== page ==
Is Canada’s latest NAFTA strategy too ‘insidious and crafty?’
In Book IV, Chapter 2 of The Wealth of Nations, where he enumerates the benefits of free international trade, Adam Smith leaves only a tiny role for governments. He says the United Kingdom should support its merchant marine because during wartime many of its members switch over (or get dragooned) to the Royal Navy. And he thinks the details of trade negotiations, including the possibility of retaliation against foreign trade provocations, should be left to professionals. As he puts it:
To judge whether such retaliations are likely to produce [a favourable] effect does not, perhaps, belong so much to the science of a legislator, whose deliberations ought to be governed by general principles which are always the same, as to the skill of that insidious and crafty animal, vulgarly called a statesman or politician, whose councils are directed by the momentary fluctuations of affairs.
I thought of this passage when hearing of Canada’s comprehensive complaint to the World Trade Organization, covering actions going back not quite to Smith’s time, of the United States’ alleged misuse of “contingent protectionism,” that is, retaliation against our supposed subsidy of exports or our firms’ decisions to sell their products below cost for competitive advantage.
Mind you, Canada invented contingent protectionism, way back in 1904, so we’re not exactly innocents in this area. But the idea of hitting the Americans hard on their aggressive use of contingent protection will appeal to lots of Canadians, not just those who are temperamentally anti-American and always want to hit the U.S. hard.
So the WTO complaint feels good. But is it wise? That obviously depends how the Americans react. Can anyone alive, let alone in Canada’s employ, predict that?
The NAFTA renegotiations, now almost six months along, clearly aren’t going well. The U.S. has proposed changes, such as a five-year term to any new agreement, that are every bit as silly and unrealistic as our own official desire to entrench social justice, gender equality and, I don’t know, world peace and universal friendliness in the deal.
On the other hand, the status quo, if we could keep it, isn’t half bad. Important U.S. interests don’t really want NAFTA renegotiated while Congress, where such interests can be influential, has a big say in what eventually happens. In fact, to the extent any new deal requires implementing legislation, which it likely will, Congress has a veto.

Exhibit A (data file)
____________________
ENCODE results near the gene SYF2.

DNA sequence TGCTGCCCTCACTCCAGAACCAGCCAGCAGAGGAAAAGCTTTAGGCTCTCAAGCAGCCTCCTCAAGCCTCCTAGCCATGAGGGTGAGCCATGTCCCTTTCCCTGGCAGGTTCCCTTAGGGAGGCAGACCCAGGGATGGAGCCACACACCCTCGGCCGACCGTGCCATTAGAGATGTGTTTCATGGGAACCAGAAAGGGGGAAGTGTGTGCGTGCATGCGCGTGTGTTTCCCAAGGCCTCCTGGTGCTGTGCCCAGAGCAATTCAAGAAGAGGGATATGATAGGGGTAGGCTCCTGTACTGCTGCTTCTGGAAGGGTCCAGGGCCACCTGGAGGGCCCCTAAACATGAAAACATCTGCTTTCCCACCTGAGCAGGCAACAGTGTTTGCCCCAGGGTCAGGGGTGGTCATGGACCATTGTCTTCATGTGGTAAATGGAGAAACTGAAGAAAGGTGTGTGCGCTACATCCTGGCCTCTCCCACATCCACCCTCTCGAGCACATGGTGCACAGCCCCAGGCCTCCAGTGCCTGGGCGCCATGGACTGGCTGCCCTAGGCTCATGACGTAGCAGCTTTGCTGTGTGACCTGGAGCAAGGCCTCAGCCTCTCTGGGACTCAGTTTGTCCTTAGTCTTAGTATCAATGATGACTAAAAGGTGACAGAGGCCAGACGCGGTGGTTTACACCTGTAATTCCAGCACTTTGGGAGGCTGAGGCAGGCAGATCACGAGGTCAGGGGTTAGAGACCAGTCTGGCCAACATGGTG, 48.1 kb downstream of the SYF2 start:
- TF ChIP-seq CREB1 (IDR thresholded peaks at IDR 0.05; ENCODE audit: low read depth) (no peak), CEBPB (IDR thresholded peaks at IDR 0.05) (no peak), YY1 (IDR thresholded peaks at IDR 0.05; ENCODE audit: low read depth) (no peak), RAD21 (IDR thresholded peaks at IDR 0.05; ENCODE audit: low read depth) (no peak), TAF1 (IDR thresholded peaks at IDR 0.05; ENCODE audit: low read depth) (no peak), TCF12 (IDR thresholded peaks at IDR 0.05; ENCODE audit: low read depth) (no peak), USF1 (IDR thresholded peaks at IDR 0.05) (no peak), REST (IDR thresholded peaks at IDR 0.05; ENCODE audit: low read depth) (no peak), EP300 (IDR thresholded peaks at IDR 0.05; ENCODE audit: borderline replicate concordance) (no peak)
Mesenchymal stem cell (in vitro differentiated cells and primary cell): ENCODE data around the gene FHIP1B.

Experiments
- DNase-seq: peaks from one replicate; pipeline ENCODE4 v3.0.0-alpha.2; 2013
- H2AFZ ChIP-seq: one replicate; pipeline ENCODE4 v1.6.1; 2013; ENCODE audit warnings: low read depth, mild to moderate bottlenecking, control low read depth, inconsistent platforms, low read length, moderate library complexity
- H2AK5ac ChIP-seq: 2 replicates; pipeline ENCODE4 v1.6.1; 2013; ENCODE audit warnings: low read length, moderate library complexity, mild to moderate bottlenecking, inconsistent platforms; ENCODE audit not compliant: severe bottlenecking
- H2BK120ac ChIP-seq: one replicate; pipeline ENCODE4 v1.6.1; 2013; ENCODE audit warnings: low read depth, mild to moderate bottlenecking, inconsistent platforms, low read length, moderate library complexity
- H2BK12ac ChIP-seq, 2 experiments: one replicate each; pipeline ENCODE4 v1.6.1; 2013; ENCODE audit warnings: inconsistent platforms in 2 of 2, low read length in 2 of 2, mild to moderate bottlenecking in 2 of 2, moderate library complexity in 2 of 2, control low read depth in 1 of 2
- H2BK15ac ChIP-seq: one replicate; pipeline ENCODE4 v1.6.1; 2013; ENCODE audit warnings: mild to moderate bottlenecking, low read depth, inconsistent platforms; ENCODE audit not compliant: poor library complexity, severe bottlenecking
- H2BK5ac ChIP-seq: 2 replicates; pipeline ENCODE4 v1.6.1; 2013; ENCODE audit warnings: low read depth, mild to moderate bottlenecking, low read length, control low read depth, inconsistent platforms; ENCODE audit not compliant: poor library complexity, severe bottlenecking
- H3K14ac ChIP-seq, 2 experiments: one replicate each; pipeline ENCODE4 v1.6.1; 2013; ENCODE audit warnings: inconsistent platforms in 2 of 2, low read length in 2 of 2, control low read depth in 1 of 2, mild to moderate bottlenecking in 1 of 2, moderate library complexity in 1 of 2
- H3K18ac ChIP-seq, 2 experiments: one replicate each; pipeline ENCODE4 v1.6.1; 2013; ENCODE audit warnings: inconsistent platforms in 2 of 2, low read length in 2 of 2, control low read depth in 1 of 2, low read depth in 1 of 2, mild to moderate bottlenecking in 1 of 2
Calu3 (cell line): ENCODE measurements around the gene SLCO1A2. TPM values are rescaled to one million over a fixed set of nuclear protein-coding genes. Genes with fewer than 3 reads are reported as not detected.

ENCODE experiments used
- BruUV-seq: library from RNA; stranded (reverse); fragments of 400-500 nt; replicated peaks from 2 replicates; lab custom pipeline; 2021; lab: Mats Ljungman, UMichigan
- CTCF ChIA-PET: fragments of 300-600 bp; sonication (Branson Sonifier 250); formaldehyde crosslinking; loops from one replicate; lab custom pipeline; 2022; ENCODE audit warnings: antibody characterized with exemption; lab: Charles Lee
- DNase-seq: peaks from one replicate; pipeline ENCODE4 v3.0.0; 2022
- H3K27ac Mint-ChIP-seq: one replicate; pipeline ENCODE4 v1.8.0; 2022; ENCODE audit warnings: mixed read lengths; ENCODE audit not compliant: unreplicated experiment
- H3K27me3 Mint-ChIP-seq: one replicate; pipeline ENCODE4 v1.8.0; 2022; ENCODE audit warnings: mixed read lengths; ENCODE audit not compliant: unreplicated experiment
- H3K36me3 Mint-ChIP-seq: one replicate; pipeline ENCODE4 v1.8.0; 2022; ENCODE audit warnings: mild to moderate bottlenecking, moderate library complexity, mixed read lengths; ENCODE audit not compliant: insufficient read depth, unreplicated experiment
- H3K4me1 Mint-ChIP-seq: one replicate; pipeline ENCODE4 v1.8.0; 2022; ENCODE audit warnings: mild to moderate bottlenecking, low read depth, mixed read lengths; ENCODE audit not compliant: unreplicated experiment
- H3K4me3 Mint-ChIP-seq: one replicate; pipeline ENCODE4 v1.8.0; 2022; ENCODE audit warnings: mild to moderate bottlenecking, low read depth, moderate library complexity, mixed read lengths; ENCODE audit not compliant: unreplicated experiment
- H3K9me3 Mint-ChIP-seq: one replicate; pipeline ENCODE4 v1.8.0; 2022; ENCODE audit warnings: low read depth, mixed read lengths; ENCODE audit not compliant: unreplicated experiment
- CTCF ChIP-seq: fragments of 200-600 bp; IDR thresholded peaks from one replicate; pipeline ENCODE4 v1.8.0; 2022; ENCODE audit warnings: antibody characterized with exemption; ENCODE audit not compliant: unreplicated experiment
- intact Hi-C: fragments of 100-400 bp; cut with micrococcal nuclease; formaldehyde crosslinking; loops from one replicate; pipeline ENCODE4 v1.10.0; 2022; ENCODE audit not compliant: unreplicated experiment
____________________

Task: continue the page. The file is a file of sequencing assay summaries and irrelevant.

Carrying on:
Renegotiating NAFTA was an important plank in President Trump’s campaign platform. But so was “the wall” and so far the wall isn’t being built. The best possible NAFTA outcome for Canada is that after a year or 18 months of presidential venting and tweeting the negotiations just fade away. The worst is that Canada itself provides the excuse for the White House and Congress to act together to tear up the current deal and essentially go unilateral on trade. The risk in a comprehensive complaint to the WTO is that it is just such a smoking excuse, as it were.
Adam Smith says the councils of statesmen and politicians are “directed by the momentary fluctuations of affairs.” Ordinarily they are. But the Trump administration is no ordinary council. The day I’m writing this the New York Times’ lead editorial is titled: “Is Mr. Trump nuts?” The Times’ answer is in effect: not in any way people didn’t know about before they voted and not in any way that will persuade a Republican Congress to act, as they would have to do in order to remove the president from office using the 25th amendment to the Constitution.
Whether he’s nuts or not, President Trump will have a big say in what happens to NAFTA. Our prime minister is known worldwide as something of a Trump-whisperer. But even he seems unlikely to have the key to how the president’s mind works. In real life, it may be wise to stand up to bullies. In international diplomacy, especially when the bully holds most of the cards, finessing him may be a better strategy.
If NAFTA does explode, a tough stand at the WTO may be a good response—unless the president decides to blow up the WTO, too. But forcing the issue in the way we just have, well, let’s just hope our strategists aren’t being too insidious and crafty for their—and our—own good.
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